AfroLit with poet Lanaire Aderemi
Q: Do you think there are enough spaces in UoB* for black people? In terms of a variety of activities – obviously there is the ACS, BME Network, Somali Society and East African Society etc.
I don’t know how I feel about this question, because in an ideal world I don’t think there should HAVE to be ‘spaces’ for black people. The whole university should feel like a space for black people! So there better be enough space for us, we’re here!! However, I know, especially from my own experience it doesn’t always feel like that, and so it is reassuring and even life saving being able to find your tribe in whatever shape or form that comes in. I think the societies and networks that exist catering to different aspects of the black experience do a great job of pulling likeminded people together, and sort of putting their flag down to say “We’re here! We exist! And we’re proud!”. I think that’s really important. However, there is so much diversity and difference and variety in what it means to be ‘black’ and you’d need 1000 different societies to even start to capture that!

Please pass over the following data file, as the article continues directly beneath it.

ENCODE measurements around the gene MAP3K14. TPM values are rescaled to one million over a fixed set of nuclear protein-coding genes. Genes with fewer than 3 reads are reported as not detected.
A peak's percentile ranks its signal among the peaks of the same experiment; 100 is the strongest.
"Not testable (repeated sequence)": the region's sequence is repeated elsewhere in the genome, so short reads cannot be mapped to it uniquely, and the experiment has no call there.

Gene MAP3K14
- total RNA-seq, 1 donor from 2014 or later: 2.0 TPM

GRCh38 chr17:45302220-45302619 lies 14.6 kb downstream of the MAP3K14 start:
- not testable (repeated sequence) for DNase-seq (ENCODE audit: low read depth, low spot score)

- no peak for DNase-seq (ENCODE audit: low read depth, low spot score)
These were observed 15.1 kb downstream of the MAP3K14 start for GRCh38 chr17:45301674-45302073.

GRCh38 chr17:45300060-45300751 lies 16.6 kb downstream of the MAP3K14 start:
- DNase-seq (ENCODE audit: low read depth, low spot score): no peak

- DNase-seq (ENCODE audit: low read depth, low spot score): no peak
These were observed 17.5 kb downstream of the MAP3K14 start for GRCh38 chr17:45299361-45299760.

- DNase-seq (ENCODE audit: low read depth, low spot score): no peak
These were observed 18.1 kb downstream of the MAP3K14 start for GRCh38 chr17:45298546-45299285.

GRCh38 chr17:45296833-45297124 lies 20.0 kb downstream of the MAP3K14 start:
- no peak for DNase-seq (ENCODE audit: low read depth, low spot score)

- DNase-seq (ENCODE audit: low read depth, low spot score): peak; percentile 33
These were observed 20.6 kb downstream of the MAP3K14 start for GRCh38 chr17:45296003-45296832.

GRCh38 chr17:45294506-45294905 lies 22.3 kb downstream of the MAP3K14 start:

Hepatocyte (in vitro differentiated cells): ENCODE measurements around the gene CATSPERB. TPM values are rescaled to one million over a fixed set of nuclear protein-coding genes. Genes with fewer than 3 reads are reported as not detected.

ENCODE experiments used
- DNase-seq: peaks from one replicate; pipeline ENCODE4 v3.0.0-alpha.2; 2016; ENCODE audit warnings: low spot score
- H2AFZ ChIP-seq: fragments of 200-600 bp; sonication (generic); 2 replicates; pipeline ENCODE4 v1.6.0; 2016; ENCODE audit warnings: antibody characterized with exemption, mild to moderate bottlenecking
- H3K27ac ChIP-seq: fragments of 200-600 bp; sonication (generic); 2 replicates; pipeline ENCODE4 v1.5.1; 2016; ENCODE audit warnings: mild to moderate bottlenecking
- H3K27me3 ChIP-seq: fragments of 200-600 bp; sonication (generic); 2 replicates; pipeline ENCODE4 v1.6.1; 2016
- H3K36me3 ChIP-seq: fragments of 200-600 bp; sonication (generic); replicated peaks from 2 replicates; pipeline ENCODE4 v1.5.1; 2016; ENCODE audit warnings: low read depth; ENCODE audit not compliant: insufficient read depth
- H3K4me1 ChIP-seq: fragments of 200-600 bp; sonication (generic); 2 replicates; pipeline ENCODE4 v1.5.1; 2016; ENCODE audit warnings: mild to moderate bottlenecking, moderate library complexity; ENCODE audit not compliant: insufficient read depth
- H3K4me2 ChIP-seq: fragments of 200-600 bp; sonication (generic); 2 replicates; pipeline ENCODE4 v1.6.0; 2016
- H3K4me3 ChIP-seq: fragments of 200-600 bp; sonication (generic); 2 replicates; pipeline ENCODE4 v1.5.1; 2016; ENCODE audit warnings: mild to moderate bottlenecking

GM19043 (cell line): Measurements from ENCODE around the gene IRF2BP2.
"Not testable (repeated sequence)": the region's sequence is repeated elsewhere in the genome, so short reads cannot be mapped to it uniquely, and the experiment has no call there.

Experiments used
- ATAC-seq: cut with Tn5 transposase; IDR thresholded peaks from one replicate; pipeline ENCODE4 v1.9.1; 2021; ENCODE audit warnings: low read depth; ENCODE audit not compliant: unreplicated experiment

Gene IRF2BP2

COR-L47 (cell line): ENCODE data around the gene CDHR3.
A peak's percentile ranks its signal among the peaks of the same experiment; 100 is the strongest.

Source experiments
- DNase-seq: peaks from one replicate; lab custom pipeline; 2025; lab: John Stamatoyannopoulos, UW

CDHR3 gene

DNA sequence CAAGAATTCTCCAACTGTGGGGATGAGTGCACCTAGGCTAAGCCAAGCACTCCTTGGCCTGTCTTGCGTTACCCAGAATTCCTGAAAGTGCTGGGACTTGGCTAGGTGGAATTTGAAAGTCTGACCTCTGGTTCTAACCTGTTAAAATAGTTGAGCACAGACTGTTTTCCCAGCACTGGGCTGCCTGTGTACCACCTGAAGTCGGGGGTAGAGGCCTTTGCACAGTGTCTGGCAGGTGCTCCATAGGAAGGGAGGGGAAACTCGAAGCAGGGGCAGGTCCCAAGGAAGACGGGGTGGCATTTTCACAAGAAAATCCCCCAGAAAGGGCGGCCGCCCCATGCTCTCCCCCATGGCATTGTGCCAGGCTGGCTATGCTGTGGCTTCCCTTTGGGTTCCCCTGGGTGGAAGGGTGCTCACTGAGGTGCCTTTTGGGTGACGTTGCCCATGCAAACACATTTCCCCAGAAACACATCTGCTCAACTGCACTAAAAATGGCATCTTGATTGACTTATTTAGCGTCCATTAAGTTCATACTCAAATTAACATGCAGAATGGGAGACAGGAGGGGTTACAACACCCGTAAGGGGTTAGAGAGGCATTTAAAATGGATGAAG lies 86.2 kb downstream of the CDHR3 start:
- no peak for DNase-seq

Q: What do you hope to achieve with AfroLit?
My hope is that it provides an outlet to discover, learn about and appreciate literature produced by writers of African descent. Its to bring people together! I mean Nigerian literature isn’t only for Nigerians, in the same way Jane Austen novels aren’t solely appreciated by vivacious white English women with a pining for the end of the 18th century. Literature is able to transcend so many things, because I think it speaks to something fundamentally human in all of us. So, with AfroLit, I hope to create an environment for students with a vested cultural interest and those that are looking to enrich their literary palate. The other sort of arm of it is also to bridge the gap between the student experience at the University and the city, hopefully creating lasting links to the arts and cultural communities within Bristol. So many amazing things happen in this city right under our noses all the time, and I’m hoping to catch some of them in the radar of AfroLit before they go whizzing by!
Q: What type of events do you do or plan to do?